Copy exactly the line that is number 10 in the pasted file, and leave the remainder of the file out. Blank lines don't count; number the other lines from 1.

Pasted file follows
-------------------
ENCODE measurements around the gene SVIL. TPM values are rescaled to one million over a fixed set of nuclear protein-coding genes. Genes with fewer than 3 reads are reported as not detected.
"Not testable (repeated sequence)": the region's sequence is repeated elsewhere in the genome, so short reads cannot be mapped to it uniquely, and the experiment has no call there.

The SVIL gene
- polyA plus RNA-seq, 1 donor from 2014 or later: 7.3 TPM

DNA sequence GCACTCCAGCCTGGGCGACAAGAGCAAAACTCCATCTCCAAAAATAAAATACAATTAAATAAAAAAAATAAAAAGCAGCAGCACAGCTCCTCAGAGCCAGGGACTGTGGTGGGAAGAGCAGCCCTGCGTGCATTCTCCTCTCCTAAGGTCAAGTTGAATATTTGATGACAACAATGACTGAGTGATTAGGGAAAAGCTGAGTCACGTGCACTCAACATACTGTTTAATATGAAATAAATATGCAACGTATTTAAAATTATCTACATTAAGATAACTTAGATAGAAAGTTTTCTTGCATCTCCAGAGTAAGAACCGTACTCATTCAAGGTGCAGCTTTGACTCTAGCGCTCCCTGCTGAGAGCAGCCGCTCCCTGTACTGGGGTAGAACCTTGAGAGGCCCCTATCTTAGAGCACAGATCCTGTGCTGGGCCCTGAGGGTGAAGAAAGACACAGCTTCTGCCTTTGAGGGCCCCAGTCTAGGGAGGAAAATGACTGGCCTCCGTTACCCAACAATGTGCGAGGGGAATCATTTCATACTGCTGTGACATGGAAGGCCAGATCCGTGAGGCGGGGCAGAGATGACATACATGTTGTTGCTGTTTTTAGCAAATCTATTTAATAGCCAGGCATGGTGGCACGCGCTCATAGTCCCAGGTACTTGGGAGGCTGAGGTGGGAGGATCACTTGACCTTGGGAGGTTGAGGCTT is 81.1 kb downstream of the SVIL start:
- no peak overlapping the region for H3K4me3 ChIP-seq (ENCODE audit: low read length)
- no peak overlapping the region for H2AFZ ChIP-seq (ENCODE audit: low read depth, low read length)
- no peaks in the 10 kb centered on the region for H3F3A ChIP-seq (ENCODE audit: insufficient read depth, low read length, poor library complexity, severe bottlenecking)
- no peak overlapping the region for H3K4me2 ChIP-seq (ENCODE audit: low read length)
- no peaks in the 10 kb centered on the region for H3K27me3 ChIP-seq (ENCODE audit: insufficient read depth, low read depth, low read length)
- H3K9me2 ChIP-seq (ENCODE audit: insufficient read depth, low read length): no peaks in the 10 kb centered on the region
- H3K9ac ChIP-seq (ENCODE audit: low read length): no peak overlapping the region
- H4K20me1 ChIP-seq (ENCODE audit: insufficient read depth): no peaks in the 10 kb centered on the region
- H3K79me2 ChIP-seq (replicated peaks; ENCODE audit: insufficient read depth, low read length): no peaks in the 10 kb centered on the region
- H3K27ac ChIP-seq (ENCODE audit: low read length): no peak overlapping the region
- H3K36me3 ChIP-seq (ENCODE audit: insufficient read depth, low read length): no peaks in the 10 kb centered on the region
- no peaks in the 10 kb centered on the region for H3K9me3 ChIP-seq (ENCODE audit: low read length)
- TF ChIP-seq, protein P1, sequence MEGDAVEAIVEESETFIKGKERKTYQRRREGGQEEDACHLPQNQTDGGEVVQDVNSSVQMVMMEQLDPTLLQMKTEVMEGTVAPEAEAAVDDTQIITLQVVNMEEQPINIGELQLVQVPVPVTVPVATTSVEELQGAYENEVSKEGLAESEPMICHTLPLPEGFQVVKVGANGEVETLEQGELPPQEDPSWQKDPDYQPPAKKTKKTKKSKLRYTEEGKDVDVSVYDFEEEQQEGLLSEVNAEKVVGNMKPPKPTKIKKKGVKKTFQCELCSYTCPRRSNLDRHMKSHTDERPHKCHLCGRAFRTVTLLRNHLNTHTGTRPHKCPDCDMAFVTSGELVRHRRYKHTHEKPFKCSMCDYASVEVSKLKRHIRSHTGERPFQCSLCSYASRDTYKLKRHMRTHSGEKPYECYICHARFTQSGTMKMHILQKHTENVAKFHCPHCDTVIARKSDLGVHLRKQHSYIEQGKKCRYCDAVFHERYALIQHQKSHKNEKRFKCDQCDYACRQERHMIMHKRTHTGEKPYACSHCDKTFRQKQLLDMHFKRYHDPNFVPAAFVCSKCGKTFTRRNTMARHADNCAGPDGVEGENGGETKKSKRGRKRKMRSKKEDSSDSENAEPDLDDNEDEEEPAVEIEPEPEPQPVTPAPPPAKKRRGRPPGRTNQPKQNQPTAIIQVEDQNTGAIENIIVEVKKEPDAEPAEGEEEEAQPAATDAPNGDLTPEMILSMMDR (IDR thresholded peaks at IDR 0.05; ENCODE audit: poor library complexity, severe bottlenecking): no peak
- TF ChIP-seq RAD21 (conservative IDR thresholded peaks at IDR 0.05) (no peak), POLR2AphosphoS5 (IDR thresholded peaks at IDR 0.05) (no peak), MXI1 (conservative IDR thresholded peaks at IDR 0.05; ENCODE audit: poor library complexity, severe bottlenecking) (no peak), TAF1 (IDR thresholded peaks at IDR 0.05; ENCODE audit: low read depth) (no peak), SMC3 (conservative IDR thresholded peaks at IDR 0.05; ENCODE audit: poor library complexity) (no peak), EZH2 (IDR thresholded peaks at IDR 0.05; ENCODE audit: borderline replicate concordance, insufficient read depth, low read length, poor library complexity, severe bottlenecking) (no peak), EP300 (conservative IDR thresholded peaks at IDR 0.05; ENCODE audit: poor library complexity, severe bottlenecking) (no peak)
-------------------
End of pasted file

- no peaks in the 10 kb centered on the region for H3K27me3 ChIP-seq (ENCODE audit: insufficient read depth, low read depth, low read length)